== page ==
For some reason, I do the vast majority of my contemplative thinking in the morning. I will often wake up, have some random thought in my head, and then completely delve into the idea while taking a shower. I don’t know if it has to do with the rising sun or the way I massage my scalp with shampoo, but when I wake up, my brain is as mossy as a Northern California forest. Unfortunately, it doesn’t last long. By the time I’ve had some cereal and headed to class, my mind is basically blank, and it stays that the way the rest of the day. It’s hard to explain.
Anyways, I woke up recently thinking about the movie Inception, and found myself contemplating the fact that it was probably the defining movie of 2010. It wasn’t necessarily my favorite movie or the best movie of the year, or even the best acted or written movie. But it was good (it was recently nominated for Best Picture at the upcoming Oscars), and despite all the other good and great movies that came out in the 12-month period, I still found myself identifying Inception as the year’s defining film, and yet at the same time, trying to discover why this was.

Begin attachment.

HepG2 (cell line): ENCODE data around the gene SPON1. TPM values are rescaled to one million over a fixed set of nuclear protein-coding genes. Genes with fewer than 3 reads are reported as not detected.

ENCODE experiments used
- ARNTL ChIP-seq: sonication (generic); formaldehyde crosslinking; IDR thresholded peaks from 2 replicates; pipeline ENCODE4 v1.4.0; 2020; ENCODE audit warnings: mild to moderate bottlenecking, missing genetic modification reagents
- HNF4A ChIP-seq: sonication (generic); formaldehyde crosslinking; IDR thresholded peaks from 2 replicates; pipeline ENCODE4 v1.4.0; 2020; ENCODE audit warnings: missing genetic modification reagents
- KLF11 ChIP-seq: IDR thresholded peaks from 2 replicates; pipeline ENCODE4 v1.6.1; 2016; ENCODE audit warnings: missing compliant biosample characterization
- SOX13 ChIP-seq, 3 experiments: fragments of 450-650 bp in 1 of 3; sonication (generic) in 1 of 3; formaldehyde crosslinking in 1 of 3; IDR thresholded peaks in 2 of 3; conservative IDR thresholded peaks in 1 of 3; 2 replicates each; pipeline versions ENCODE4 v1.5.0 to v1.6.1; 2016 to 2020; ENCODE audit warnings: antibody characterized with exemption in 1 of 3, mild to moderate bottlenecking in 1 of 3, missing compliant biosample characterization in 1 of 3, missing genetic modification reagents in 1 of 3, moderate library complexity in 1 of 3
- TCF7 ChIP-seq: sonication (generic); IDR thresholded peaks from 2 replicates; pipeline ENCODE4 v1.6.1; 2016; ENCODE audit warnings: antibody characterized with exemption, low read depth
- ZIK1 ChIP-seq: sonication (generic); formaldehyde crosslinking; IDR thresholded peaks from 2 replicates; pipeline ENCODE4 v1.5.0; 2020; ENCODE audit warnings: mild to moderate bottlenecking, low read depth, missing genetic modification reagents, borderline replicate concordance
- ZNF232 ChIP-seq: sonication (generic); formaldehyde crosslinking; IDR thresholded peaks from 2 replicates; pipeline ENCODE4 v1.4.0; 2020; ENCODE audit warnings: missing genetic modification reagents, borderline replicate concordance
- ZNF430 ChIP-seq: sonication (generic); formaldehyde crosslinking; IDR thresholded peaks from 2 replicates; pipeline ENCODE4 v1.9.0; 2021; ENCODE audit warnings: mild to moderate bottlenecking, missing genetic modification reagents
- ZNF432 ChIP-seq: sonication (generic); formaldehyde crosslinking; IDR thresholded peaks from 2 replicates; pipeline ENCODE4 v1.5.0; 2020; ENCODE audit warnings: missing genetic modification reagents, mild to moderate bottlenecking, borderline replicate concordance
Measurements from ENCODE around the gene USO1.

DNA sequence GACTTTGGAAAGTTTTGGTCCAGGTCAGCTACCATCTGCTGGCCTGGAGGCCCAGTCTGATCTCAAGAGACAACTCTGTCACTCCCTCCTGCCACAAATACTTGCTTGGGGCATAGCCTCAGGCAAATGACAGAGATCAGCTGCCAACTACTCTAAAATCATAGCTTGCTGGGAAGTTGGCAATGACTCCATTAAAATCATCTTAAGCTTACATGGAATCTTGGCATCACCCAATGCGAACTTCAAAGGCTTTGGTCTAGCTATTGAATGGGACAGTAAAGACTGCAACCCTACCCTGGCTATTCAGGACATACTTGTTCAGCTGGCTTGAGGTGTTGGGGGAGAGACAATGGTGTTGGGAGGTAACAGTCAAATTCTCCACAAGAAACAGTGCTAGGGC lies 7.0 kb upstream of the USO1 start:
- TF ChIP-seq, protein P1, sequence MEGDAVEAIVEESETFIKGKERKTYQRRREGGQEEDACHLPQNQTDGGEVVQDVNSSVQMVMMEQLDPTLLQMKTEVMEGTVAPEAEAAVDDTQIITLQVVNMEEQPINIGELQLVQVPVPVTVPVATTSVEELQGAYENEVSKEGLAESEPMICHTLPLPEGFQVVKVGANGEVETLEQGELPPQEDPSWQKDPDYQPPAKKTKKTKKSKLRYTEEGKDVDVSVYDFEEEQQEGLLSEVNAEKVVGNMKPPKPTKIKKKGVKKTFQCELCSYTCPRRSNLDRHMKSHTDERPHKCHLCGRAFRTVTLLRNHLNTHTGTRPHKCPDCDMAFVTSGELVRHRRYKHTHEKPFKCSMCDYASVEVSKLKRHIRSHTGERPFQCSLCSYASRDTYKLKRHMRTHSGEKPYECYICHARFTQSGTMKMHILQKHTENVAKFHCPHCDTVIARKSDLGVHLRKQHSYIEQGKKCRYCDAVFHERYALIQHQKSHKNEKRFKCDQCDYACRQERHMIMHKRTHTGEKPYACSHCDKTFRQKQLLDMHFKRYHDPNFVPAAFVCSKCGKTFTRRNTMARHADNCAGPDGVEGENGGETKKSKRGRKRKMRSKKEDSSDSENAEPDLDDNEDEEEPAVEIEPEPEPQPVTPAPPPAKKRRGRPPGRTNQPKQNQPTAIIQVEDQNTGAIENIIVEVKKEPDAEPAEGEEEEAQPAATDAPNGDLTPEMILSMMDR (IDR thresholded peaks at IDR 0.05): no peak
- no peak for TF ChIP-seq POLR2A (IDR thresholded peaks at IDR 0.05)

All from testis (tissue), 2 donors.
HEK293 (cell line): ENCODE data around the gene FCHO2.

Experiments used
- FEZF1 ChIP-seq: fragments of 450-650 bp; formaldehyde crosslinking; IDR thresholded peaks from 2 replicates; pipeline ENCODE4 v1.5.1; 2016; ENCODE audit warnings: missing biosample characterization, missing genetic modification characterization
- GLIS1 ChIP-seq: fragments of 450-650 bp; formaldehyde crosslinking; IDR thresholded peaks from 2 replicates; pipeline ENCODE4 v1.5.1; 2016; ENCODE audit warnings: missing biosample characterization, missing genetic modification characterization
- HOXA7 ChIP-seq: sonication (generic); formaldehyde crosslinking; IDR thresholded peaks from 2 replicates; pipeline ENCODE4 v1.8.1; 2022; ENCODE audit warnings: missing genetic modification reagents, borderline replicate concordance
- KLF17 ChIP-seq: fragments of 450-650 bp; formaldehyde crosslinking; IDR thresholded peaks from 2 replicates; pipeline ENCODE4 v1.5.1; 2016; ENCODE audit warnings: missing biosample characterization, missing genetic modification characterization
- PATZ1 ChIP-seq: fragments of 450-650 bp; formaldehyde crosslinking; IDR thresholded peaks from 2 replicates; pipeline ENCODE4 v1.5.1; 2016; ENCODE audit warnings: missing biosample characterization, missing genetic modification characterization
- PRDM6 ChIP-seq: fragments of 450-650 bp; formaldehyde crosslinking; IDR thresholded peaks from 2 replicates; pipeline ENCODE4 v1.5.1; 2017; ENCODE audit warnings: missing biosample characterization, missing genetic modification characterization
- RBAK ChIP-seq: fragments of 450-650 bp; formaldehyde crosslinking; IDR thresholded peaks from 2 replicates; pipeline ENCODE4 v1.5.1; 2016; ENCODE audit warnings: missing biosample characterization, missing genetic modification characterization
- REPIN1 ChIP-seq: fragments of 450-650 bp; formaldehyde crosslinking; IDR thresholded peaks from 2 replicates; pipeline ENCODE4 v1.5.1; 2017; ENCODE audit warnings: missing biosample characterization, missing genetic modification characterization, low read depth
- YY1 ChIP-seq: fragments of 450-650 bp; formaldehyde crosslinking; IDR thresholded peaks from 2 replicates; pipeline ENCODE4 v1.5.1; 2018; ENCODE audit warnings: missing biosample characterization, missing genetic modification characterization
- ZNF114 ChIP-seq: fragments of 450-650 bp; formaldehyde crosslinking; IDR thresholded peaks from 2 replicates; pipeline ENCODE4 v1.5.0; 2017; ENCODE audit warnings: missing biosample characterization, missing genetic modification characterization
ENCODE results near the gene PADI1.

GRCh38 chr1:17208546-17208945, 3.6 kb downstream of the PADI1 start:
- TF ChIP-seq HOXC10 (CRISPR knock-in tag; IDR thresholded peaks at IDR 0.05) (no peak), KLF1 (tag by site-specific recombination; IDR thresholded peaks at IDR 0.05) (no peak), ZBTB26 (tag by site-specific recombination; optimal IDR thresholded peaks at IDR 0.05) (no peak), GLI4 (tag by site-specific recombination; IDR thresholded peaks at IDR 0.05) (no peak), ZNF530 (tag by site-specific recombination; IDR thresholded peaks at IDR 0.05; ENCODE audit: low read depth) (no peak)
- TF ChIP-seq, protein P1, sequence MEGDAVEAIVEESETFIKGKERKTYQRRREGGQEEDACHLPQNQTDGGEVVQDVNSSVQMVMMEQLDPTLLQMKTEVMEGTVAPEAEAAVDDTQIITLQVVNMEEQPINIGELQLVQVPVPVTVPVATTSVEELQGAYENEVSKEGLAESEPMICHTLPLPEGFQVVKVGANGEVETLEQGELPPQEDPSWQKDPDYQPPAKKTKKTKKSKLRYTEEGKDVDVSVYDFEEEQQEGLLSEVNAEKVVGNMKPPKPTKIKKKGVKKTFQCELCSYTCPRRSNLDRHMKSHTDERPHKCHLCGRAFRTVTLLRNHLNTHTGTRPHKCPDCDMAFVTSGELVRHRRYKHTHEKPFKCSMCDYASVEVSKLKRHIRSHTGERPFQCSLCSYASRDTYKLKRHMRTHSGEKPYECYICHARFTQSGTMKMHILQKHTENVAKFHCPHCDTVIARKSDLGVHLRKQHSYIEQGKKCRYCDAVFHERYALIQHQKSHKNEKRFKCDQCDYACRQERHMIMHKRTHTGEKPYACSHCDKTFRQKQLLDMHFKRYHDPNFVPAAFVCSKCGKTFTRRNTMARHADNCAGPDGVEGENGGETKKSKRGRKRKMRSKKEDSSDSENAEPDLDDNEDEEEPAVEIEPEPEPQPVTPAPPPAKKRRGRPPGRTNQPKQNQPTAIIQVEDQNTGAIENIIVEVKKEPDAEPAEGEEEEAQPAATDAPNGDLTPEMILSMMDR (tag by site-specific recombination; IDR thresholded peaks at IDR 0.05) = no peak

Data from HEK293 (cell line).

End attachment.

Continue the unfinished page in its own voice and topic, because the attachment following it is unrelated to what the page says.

This led directly to me thinking about the movie The Hangover, and how it was probably the defining movie of the year before. And just like Inception, it wasn’t necessarily the best movie or favorite movie of the year, but the essential one, the film that people seemed to identify with the most, talk about the most, and will recall the most when discussing entertainment of that particular period. But what made The Hangover so endearing? It was funny, but there were a lot of funny movies; there are always a lot of funny movies.